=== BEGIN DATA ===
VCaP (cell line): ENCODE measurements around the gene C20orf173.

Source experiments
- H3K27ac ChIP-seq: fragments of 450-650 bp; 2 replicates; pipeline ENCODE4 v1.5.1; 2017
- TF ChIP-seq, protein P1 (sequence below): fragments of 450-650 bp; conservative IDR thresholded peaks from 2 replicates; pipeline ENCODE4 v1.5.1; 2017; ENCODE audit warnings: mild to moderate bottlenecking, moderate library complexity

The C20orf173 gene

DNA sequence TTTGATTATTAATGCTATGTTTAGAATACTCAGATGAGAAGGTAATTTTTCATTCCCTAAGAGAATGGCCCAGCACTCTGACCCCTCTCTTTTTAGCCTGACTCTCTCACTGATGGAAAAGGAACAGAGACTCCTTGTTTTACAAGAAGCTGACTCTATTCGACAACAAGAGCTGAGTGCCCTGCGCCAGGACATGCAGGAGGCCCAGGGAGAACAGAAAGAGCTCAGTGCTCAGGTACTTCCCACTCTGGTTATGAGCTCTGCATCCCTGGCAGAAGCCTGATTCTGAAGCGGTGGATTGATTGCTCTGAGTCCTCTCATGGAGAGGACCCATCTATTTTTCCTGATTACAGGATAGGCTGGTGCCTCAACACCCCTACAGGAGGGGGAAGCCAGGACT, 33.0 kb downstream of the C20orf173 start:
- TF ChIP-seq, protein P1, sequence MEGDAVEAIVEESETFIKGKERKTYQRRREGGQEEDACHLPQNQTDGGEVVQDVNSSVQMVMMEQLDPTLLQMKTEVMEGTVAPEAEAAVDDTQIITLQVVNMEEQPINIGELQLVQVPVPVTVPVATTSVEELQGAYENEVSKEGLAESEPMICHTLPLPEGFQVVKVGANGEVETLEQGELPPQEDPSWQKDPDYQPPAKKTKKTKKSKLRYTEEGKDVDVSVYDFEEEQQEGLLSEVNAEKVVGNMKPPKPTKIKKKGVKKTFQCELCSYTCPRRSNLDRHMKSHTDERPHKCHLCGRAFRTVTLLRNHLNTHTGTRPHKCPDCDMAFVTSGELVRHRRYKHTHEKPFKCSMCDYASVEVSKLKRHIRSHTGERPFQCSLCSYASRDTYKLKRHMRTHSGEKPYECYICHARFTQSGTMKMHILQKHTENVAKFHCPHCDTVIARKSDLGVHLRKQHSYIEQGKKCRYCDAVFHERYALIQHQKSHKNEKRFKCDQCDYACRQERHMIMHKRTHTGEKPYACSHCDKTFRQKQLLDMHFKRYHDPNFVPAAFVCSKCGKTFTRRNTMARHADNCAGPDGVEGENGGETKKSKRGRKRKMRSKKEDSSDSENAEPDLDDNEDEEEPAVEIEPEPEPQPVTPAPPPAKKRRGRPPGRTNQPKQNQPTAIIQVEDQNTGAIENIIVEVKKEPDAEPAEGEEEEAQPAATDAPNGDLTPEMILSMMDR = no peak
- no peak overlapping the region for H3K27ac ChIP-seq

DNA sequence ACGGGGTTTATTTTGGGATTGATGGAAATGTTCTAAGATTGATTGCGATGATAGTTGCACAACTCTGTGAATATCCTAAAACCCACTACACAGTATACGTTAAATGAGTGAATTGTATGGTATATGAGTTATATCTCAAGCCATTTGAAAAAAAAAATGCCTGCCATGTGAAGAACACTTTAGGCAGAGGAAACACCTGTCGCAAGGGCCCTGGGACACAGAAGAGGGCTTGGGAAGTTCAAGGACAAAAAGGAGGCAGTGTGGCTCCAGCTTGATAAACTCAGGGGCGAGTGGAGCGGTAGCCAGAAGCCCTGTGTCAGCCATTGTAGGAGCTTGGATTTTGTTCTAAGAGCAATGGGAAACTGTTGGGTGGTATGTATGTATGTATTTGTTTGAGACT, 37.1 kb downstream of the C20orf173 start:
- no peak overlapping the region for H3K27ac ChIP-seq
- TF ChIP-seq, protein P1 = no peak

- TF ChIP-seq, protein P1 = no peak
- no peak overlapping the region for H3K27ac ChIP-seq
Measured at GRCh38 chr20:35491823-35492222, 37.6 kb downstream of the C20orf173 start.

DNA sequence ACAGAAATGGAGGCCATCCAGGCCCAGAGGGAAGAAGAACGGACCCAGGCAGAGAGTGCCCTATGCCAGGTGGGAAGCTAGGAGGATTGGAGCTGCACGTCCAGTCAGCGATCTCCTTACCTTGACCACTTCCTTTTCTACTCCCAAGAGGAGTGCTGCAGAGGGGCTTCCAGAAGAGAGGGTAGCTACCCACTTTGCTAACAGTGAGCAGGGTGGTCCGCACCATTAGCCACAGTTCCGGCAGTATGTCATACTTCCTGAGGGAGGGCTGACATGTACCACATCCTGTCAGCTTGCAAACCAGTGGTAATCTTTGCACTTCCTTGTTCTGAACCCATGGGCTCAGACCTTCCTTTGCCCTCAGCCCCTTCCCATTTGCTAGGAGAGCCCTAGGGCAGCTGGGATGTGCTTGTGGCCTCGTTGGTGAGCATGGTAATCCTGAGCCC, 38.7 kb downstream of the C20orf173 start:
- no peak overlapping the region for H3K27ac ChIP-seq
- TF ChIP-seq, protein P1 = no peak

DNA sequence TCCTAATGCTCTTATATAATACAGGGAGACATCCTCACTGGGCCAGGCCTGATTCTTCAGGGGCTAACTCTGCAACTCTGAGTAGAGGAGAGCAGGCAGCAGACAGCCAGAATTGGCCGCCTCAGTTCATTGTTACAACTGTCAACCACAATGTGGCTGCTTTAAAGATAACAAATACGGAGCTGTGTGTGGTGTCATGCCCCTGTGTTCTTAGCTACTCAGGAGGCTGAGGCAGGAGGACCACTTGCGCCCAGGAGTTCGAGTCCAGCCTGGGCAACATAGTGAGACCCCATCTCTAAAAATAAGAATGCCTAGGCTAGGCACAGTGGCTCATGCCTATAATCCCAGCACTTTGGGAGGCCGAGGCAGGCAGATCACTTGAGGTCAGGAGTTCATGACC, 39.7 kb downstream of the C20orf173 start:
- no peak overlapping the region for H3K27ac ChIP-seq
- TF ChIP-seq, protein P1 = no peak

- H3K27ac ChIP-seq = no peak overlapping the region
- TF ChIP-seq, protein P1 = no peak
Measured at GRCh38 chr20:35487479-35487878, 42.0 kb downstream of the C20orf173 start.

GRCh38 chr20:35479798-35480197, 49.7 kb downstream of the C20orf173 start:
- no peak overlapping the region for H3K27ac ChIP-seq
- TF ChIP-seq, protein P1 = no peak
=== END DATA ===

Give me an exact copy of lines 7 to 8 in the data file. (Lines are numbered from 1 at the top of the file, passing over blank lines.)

- TF ChIP-seq, protein P1, sequence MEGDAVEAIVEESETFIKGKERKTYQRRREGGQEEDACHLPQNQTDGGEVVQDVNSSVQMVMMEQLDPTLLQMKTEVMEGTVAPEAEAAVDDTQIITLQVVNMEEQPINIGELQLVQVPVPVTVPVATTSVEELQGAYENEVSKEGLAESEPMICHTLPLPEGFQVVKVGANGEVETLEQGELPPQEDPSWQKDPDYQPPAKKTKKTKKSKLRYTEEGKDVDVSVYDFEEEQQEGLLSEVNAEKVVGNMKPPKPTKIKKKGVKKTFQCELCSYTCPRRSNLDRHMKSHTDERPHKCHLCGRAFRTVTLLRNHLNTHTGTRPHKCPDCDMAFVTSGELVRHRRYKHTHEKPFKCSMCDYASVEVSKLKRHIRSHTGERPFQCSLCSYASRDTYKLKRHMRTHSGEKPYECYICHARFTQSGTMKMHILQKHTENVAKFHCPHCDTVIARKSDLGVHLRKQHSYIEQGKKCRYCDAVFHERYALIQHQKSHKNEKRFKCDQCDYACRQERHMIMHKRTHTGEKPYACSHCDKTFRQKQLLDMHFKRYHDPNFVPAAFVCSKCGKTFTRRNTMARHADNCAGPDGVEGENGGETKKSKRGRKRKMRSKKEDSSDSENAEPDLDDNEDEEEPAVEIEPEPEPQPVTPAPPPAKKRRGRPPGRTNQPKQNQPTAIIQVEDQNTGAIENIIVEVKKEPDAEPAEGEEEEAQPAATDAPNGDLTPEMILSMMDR = no peak
- no peak overlapping the region for H3K27ac ChIP-seq